A high-tech anti-snoring device could soon be available free of charge from the NHS after successful trials.
The 500-pound device, called the eXciteOSA, zaps the tongue and upper airway with a weak electrical current. Repeated use strengthens tongue muscles, making them less likely to collapse during sleep – which causes snoring noises.
Experts say the device, which is worn in the mouth for 20 minutes a day, is to be offered to some NHS patients after a successful pilot study.
It’s designed to combat a condition called obstructive sleep apnea, in which the muscles in the throat relax and block the airways. As a result, those affected can no longer breathe for a short time and wake up. They can also snore extremely loudly.
Over time, the repeated interruptions in oxygen supply and sleep disturbances can be life-threatening and increase levels of stress hormones in the body. Untreated sleep apnea is closely linked to serious health problems such as diabetes, stroke and heart disease.
The high-tech anti-snoring device eXciteOSA (pictured in use) may soon be available free of charge from the NHS after a successful trial.
The eXciteOSA (pictured) zaps the tongue and upper airway with a low-level electrical current. Repeated use strengthens tongue muscles, making them less likely to collapse during sleep – which causes snoring noises
NHS patients are currently being offered a treatment called Continuous Positive Air Pressure (CPAP), which involves wearing a face mask that blows air down your throat to keep it open while you sleep.
This can be uncomfortable and the treatment does not cure sleep apnea, it only relieves the symptoms.
Some patients with the most aggressive forms of sleep apnea may be offered surgery to remove their tonsils to improve breathing, but this is rarely offered by the NHS.
The eXciteOSA’s electrical currents are imperceptible to the user, but studies show that within six weeks it can strengthen the tongue and reduce the risk of falling back during sleep.
The mobile app-controlled gadget is then only needed once a week to ensure that the effect is maintained.
Mr Yousuf Saleem, an ear, nose and throat surgeon at St Helens and Knowsley Teaching Hospitals NHS Trust who led the study, says: “There is a gap in NHS treatments for sleep apnea patients who do not have surgery can’t and won’t I want to try CPAP. Using such devices to treat patients at home could free up a lot of resources.”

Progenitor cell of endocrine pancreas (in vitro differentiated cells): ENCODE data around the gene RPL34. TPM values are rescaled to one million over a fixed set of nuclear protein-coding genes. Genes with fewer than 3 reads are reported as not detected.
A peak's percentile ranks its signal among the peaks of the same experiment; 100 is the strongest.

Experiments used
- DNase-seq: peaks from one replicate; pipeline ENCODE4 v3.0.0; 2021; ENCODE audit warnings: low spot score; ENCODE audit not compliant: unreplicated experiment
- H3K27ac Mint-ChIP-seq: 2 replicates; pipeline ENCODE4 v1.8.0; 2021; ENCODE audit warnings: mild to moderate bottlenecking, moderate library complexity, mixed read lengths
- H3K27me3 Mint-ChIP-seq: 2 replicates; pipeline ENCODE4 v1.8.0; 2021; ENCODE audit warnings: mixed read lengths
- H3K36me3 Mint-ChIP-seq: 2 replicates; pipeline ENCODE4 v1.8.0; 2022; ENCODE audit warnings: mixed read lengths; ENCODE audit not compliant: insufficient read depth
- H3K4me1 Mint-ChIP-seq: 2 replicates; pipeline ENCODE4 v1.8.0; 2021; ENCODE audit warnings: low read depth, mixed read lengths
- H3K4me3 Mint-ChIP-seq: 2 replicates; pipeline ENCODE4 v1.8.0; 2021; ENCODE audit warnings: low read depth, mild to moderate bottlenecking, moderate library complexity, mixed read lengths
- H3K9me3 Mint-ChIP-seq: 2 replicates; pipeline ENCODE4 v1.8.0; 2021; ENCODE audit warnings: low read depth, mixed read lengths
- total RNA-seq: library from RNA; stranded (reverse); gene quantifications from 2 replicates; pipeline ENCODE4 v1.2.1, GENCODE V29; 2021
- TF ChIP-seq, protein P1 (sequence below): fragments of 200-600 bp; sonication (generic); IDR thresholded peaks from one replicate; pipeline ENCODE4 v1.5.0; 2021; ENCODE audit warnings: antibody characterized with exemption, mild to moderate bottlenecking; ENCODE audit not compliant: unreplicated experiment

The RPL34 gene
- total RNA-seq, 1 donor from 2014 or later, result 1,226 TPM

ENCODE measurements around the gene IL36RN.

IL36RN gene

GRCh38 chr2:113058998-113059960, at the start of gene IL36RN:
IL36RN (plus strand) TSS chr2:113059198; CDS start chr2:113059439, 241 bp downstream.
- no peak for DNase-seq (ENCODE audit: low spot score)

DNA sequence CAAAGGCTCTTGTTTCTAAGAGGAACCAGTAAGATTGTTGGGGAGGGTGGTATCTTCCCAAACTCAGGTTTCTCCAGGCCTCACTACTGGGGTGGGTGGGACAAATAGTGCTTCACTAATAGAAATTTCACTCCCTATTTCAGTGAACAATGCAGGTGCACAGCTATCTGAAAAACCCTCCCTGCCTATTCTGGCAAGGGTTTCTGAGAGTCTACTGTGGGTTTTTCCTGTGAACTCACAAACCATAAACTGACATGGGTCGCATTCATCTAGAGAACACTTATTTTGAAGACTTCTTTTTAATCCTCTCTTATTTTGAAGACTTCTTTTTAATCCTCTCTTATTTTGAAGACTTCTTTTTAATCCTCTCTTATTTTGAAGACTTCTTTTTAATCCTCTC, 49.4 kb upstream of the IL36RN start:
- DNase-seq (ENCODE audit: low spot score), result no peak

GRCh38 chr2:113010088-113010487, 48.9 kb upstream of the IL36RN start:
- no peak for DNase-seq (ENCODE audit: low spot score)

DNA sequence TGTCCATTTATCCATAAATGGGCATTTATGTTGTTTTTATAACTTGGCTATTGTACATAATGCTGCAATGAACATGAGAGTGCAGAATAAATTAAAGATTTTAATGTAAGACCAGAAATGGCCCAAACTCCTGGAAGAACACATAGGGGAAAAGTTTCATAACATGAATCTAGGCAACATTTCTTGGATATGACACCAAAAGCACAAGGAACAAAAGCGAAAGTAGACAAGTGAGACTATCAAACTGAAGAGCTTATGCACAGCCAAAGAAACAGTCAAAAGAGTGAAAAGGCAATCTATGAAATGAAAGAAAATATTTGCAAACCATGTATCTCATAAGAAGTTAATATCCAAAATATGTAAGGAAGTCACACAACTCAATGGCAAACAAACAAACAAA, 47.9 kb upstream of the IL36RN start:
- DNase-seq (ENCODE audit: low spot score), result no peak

An estimated 1.5 million Britons are living with sleep apnea. The biggest risk factor is weight, as excess body weight reduces airway space. Around 70 per cent of all sufferers are considered obese and are usually encouraged to lose weight before being offered NHS treatment.
The mobile app-controlled gadget is then only needed once a week to ensure that the effect is maintained
The NHS study of the eXciteOSA device recruited 20 Britons with sleep apnea. Mr. Saleem noted that 18 of them saw a significant reduction in symptoms, slept better and had fewer breathing difficulties. The study also revealed that the partners of the participants also slept significantly better because they snored less.
One patient benefiting from the device is Richard Ballantine, 61, from Dorset, who has suffered from sleep apnea for over 26 years. He spent more than £8,000 on equipment to fight the disease but none of it was effective.
He says: “I often fell asleep at work. I would have days when I wouldn’t think straight. It’s not a great way to live your life.
He even started napping before getting in the car to drive long distances for fear of falling asleep at the wheel.
Despite the seriousness of his condition, Richard was told by his local NHS hospital that he was unable to get an appointment to assess whether a CPAP mask could help due to the long waiting list.
In 2021, Richard’s partner saw an ad online for the eXciteOSA and suggested he try it.
He says that within six weeks he noticed a significant improvement in his sleep duration.
“I have a more active brain. I’m full of energy. Life is much more manageable and I am much happier.”